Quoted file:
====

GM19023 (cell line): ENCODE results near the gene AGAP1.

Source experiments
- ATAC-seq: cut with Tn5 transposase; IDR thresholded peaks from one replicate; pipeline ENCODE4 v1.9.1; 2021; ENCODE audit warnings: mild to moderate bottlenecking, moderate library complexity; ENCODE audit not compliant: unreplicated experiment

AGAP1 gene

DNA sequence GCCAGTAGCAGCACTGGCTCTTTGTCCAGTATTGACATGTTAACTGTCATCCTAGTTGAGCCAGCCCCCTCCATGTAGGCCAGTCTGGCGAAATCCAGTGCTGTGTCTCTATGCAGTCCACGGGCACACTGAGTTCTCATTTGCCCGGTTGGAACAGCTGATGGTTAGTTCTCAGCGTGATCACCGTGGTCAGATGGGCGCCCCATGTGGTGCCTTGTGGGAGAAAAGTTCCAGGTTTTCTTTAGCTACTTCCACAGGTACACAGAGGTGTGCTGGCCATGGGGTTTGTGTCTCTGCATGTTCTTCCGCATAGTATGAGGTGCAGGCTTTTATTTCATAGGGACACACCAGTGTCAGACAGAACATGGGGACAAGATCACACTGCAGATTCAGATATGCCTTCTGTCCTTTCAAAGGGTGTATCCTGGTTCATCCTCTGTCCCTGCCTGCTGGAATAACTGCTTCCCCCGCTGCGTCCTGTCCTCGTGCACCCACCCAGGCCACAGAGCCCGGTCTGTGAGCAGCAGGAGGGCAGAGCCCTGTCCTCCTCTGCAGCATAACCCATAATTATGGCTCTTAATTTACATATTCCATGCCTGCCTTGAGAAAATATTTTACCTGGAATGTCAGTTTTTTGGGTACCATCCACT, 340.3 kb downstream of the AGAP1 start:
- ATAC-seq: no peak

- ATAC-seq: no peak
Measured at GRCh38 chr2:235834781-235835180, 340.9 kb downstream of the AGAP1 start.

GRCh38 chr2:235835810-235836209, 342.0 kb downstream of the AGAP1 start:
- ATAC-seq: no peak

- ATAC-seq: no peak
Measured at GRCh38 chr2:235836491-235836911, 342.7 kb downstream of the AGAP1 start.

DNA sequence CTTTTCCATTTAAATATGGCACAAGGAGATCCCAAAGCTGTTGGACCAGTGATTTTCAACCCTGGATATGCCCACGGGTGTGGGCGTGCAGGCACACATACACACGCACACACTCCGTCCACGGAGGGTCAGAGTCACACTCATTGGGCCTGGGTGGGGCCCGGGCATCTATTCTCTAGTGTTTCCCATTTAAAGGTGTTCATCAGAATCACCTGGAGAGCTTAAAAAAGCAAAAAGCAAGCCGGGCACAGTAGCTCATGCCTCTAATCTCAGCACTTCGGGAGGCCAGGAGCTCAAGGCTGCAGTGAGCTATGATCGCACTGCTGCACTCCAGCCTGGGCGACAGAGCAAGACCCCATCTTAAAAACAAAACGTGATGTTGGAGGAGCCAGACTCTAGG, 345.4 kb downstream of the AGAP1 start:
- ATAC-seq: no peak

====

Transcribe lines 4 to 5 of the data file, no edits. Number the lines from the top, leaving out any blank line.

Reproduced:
AGAP1 gene

DNA sequence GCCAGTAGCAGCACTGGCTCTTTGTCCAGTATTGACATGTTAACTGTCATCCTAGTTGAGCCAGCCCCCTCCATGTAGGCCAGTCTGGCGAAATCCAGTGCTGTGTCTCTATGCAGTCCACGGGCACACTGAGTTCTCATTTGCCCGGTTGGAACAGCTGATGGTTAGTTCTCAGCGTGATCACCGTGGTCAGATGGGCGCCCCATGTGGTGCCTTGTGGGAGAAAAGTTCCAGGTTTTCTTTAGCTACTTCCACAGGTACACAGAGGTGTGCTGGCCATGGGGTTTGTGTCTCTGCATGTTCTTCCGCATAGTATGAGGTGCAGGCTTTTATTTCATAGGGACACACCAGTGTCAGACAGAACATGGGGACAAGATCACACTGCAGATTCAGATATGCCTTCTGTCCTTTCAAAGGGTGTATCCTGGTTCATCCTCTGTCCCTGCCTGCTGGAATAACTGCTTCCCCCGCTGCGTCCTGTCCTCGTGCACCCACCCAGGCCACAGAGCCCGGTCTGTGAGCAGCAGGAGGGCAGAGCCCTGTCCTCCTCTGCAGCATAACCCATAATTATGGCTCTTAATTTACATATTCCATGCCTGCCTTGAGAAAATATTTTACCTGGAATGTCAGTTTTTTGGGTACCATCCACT, 340.3 kb downstream of the AGAP1 start: